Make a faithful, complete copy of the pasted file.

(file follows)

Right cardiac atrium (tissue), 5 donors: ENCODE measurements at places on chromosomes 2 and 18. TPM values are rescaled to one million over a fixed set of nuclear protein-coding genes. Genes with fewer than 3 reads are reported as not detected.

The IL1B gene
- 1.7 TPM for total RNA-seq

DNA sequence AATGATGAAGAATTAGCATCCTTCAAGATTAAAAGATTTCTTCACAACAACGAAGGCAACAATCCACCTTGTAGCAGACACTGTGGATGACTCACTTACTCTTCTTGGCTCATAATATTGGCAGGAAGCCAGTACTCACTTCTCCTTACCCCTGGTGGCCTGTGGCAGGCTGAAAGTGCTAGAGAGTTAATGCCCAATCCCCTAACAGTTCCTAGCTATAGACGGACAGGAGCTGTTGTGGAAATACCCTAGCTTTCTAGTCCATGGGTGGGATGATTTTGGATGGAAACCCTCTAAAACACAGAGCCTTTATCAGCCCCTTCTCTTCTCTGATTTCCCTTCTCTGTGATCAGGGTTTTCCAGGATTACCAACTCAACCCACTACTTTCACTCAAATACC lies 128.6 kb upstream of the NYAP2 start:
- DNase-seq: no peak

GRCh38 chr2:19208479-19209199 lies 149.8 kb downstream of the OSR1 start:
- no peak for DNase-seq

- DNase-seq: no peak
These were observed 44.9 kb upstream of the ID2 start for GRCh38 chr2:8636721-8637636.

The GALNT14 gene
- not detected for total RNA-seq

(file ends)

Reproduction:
Right cardiac atrium (tissue), 5 donors: ENCODE measurements at places on chromosomes 2 and 18. TPM values are rescaled to one million over a fixed set of nuclear protein-coding genes. Genes with fewer than 3 reads are reported as not detected.

The IL1B gene
- 1.7 TPM for total RNA-seq

DNA sequence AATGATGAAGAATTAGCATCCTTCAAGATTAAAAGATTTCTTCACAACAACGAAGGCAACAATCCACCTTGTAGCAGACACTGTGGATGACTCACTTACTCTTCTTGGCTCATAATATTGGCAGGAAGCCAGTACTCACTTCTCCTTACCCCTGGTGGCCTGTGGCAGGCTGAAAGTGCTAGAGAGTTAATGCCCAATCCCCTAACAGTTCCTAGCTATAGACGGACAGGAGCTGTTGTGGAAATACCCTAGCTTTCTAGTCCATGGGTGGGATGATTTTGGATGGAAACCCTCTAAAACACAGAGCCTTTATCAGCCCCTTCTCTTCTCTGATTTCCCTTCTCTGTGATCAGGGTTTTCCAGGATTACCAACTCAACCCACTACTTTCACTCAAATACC lies 128.6 kb upstream of the NYAP2 start:
- DNase-seq: no peak

GRCh38 chr2:19208479-19209199 lies 149.8 kb downstream of the OSR1 start:
- no peak for DNase-seq

- DNase-seq: no peak
These were observed 44.9 kb upstream of the ID2 start for GRCh38 chr2:8636721-8637636.

The GALNT14 gene
- not detected for total RNA-seq